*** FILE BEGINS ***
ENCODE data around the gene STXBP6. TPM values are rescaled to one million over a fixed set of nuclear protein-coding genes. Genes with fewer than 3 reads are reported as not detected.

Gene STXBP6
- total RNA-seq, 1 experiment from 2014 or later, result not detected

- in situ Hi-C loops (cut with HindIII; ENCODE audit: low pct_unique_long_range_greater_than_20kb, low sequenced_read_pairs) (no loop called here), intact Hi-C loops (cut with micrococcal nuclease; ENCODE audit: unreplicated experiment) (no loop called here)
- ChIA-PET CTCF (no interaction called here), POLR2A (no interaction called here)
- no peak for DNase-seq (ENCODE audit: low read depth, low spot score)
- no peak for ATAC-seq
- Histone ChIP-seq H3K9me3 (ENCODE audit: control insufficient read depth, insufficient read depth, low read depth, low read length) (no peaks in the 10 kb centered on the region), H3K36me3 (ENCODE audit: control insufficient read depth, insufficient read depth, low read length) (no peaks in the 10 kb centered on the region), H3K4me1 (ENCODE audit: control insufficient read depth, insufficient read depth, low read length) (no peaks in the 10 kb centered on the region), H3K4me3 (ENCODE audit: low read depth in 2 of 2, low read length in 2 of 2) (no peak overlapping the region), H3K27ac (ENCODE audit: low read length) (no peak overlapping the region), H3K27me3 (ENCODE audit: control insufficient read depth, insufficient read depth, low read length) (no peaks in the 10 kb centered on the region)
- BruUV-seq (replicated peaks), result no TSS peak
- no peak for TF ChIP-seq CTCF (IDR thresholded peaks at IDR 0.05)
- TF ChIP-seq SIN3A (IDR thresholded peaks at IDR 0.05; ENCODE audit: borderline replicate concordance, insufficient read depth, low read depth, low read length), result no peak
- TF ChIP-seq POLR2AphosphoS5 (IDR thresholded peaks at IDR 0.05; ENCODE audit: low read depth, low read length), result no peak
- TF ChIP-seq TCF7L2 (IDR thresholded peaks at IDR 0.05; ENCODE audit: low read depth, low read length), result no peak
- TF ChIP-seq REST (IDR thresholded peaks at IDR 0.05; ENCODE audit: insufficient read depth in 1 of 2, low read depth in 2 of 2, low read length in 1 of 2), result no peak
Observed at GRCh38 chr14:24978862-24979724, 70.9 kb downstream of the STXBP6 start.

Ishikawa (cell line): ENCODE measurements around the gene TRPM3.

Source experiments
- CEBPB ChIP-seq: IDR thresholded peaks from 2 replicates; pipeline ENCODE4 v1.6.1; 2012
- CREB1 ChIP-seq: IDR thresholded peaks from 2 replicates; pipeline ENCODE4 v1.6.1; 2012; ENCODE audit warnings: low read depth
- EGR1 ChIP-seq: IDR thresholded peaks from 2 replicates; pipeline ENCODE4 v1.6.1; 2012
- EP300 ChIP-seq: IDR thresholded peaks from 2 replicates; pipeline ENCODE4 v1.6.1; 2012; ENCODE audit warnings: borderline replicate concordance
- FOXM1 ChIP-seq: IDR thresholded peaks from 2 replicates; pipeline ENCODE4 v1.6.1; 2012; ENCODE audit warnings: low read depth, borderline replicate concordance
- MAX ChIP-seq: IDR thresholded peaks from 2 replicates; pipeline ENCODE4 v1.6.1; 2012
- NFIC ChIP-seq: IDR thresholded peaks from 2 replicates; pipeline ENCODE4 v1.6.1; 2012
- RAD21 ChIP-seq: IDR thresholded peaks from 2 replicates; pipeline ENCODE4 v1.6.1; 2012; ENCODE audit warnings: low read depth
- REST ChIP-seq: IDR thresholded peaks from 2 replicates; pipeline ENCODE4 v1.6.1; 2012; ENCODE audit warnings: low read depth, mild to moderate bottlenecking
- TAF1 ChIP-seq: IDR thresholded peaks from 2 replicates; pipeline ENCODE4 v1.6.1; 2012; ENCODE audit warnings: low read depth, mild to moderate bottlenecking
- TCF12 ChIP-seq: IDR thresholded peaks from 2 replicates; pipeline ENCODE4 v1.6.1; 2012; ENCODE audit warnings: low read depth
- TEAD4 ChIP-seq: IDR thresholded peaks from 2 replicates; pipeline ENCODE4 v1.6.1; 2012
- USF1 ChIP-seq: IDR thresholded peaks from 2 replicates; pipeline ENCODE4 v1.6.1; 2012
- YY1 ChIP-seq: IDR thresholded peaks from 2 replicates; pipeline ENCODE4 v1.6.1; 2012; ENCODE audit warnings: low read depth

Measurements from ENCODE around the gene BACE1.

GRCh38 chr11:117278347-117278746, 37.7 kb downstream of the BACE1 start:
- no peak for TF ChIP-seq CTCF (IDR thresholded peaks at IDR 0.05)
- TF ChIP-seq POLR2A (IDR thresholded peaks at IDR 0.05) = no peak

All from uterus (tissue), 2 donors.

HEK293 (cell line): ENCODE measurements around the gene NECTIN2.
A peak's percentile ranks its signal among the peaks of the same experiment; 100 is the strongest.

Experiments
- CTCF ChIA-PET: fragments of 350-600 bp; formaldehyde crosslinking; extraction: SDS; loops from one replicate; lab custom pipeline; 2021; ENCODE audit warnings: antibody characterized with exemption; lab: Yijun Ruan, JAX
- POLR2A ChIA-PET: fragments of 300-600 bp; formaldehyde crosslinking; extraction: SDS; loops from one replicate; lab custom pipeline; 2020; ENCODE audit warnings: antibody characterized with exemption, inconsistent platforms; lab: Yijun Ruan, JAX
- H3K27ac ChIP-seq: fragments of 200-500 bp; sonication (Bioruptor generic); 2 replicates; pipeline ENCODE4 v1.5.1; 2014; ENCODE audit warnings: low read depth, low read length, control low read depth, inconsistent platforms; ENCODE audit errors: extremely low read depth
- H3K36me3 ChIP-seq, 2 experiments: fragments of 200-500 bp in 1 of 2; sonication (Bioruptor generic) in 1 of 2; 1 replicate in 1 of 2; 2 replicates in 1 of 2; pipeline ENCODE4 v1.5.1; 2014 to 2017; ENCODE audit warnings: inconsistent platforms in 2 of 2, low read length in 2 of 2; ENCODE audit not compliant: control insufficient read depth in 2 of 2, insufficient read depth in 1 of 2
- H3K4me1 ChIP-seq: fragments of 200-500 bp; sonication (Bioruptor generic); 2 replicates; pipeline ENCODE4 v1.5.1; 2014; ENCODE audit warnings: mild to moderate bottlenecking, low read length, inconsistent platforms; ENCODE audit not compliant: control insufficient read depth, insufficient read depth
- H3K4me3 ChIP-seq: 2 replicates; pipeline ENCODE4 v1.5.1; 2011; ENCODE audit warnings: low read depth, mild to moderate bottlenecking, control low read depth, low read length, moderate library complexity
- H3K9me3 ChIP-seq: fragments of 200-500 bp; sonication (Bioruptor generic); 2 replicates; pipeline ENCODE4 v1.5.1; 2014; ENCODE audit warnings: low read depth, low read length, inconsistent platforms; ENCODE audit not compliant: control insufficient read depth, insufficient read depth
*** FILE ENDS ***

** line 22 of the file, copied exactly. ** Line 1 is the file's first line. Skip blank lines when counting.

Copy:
- FOXM1 ChIP-seq: IDR thresholded peaks from 2 replicates; pipeline ENCODE4 v1.6.1; 2012; ENCODE audit warnings: low read depth, borderline replicate concordance